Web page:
Re: Walmart Health: Just had a great dental visit this morning, which was preceded by helpful reminders from Epic, and…
CMS releases a Meaningful Use Attestation report from November 2011 that provides insight into which EHRs have the most attestations. I played with the numbers a bit and created this chart showing the top ambulatory EHR products in terms of attestations. EpicCare Ambulatory tops the list with 28% of the 21,318 attestations; eClinicalWorks follows with less than 9%, Allscripts Professional at 5.6%, and athenaClinicals is at 5%. And if you combine all of Allscripts’ ambulatory EHR products, they have 7% of the ambulatory EHR attestations. Fascinating stuff that raises questions, such as what percentage of vendor users does each attestation number represent? For example, eClinicalWorks reports having 60,000 physicians on their combined PM/EHR product, meaning only 3% of their providers have attested. That compares to athenahealth, which claims to have 6,000 athenaclinical providers, meaning 20% of the EHR providers have attested. It will take some time to find more facts and figures, but I’m hoping to dig deeper. [Update from Inga: Based on the vast differences in practice demographics and reasons for buying a particular EMR product, comparing each vendors’ percentage of attesting providers may have limited value. For example, though eCW has 60,000 physician users, a significant number are CHC providers who are ineligible to qualify for MU incentives. A vendor offering a free solution, such as Practice Fusion, may attract more providers who are more interested in basic EMR functionality than in qualifying for MU incentives. Regardless of how you crunch the numbers, however, the overall number of EPs attesting through November (21,318) seems quite low.]
By the way, CMS says that as of December, 35,515 EP had successfully attested for Medicare Meaningful Use incentives. while another 355 were unsuccessful. Medicare paid EPs $275 million.
Practice Fusion announces it has raised an additional $2 million in funding. The company has now raised over $38 million from Band of Angels, Felicis Ventures, and others.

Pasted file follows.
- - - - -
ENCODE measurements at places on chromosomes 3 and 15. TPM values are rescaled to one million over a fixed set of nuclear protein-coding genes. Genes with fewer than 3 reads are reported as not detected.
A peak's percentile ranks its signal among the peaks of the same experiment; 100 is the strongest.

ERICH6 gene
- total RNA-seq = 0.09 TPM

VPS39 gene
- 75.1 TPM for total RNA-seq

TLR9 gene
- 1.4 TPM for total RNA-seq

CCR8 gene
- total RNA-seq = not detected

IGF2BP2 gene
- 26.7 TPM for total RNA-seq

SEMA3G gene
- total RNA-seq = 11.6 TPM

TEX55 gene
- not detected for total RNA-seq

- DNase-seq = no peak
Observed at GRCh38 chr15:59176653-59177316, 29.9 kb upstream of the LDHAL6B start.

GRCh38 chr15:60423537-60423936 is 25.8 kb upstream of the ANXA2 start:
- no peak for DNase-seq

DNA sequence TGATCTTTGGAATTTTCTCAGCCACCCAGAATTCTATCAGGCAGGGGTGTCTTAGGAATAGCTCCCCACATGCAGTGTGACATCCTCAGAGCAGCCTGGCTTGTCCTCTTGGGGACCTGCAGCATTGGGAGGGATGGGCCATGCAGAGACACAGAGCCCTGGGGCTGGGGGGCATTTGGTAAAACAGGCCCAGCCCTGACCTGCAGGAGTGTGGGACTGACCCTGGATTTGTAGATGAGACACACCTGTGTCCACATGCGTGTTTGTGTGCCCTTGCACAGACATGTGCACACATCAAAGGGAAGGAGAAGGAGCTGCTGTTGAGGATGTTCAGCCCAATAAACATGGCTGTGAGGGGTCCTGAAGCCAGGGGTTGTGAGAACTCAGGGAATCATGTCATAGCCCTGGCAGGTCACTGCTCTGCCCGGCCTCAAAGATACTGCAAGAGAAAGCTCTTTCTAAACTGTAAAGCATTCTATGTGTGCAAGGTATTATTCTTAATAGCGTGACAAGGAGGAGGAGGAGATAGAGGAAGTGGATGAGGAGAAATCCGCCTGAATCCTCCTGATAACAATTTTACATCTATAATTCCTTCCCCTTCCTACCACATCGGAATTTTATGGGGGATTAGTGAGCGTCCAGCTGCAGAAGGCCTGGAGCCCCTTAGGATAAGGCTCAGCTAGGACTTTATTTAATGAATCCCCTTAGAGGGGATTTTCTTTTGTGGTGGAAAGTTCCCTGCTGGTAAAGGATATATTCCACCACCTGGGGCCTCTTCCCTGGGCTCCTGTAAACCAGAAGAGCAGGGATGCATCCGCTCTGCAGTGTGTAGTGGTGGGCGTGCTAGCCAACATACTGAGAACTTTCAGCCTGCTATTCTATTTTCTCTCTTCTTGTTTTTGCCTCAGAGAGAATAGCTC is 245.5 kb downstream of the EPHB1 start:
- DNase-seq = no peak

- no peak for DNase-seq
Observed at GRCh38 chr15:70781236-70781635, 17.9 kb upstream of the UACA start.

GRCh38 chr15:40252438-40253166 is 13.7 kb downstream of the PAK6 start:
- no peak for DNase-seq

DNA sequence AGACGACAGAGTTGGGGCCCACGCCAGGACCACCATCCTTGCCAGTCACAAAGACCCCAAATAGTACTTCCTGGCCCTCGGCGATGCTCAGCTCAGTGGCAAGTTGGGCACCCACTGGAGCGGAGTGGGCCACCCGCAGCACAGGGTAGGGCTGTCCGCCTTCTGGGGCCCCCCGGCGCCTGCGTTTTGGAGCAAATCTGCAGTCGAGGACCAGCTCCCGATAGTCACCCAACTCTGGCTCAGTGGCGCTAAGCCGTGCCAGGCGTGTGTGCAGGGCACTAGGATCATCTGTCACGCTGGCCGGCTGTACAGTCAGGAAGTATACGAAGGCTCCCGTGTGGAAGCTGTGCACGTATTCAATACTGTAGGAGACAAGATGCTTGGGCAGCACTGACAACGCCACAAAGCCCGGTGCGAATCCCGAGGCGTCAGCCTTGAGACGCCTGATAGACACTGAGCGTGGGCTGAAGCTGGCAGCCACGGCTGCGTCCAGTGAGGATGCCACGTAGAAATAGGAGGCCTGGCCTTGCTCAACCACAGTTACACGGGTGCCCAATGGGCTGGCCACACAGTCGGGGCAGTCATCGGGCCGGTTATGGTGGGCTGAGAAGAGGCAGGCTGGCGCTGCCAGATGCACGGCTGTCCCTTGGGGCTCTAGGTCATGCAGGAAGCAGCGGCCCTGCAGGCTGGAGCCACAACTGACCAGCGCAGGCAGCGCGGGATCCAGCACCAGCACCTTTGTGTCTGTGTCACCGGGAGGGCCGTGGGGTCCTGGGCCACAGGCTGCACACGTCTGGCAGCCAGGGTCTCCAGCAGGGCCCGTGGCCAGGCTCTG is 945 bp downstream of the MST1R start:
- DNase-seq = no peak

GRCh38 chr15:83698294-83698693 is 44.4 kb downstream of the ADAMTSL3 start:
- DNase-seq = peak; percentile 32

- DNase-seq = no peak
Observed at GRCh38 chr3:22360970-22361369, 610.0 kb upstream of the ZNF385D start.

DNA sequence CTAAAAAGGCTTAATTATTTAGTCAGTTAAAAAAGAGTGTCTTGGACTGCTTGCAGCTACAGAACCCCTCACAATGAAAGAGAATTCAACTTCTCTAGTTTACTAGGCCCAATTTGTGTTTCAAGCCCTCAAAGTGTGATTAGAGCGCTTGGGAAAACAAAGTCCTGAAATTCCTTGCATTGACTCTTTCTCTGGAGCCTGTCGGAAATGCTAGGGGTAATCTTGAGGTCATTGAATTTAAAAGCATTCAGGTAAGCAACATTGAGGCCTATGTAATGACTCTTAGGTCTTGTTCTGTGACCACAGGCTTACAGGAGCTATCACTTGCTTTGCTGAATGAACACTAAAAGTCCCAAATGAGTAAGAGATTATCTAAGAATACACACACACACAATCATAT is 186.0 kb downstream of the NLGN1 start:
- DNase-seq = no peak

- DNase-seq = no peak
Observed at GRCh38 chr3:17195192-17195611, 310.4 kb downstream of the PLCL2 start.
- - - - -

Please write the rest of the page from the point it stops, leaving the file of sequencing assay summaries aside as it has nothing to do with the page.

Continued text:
Adventist Health will implement Cerner Ambulatory EHR across its 130 outpatient clinics.
Winchester Radiologists (VA) contracts with HealthPro Medical Billing to provide billing services for its 17 physicians.
Massachusetts Eye and Ear Associates selects PatientKeeper Charge Capture and PatientKeeper P4P for its 250 clinicians.
Billing service provider MedData acquires MedDirect, a provider of RCM management and patient communication services.
Idaho Health Data Exchange (IHDE) signs an agreement with Greenway Medical to provide interoperability between Greenway’s PrimeSUITE EHR and IHDE’s HIE.
The American Podiatric Medical Association partners with HealthFusion to promote the use of HealthFusions’s MediTouch EHR.
The number of retail clinics grew 11.2% last year to 1,355 and is predicted to continue growing into 2012. One reason: the forecasted increase in demand for medical care, fueled by health reform and more access to medical coverage. CVS, one of the country’s largest retail clinic, plans to open 500 new MinuteClinics over the next five years.
Age makes a difference when it comes to physicians perceiving benefits of HIT. The majority of US doctors believe that technology does not improve diagnostic decisions, improve health outcomes, or improve the quality of treatment decisions. Most doctors under the age of 50, however, believe HIT offers numerous benefits, including a positive impact on outcomes, faster access to health services, reduced medical errors, and improved care coordination.